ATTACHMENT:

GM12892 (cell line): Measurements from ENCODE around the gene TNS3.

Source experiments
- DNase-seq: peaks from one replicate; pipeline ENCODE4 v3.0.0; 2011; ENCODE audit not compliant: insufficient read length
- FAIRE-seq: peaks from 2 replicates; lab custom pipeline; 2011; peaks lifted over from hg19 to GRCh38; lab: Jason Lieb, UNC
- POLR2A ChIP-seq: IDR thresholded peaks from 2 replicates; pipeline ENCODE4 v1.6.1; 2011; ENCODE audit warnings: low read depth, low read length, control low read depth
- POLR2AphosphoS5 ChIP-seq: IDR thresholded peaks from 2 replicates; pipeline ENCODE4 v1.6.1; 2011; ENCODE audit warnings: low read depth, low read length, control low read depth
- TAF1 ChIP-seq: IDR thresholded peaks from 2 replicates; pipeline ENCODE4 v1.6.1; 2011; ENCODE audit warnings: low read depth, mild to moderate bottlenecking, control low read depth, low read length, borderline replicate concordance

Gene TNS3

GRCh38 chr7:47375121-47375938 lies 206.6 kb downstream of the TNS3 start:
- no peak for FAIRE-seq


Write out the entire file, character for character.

GM12892 (cell line): Measurements from ENCODE around the gene TNS3.

Source experiments
- DNase-seq: peaks from one replicate; pipeline ENCODE4 v3.0.0; 2011; ENCODE audit not compliant: insufficient read length
- FAIRE-seq: peaks from 2 replicates; lab custom pipeline; 2011; peaks lifted over from hg19 to GRCh38; lab: Jason Lieb, UNC
- POLR2A ChIP-seq: IDR thresholded peaks from 2 replicates; pipeline ENCODE4 v1.6.1; 2011; ENCODE audit warnings: low read depth, low read length, control low read depth
- POLR2AphosphoS5 ChIP-seq: IDR thresholded peaks from 2 replicates; pipeline ENCODE4 v1.6.1; 2011; ENCODE audit warnings: low read depth, low read length, control low read depth
- TAF1 ChIP-seq: IDR thresholded peaks from 2 replicates; pipeline ENCODE4 v1.6.1; 2011; ENCODE audit warnings: low read depth, mild to moderate bottlenecking, control low read depth, low read length, borderline replicate concordance

Gene TNS3

GRCh38 chr7:47375121-47375938 lies 206.6 kb downstream of the TNS3 start:
- no peak for FAIRE-seq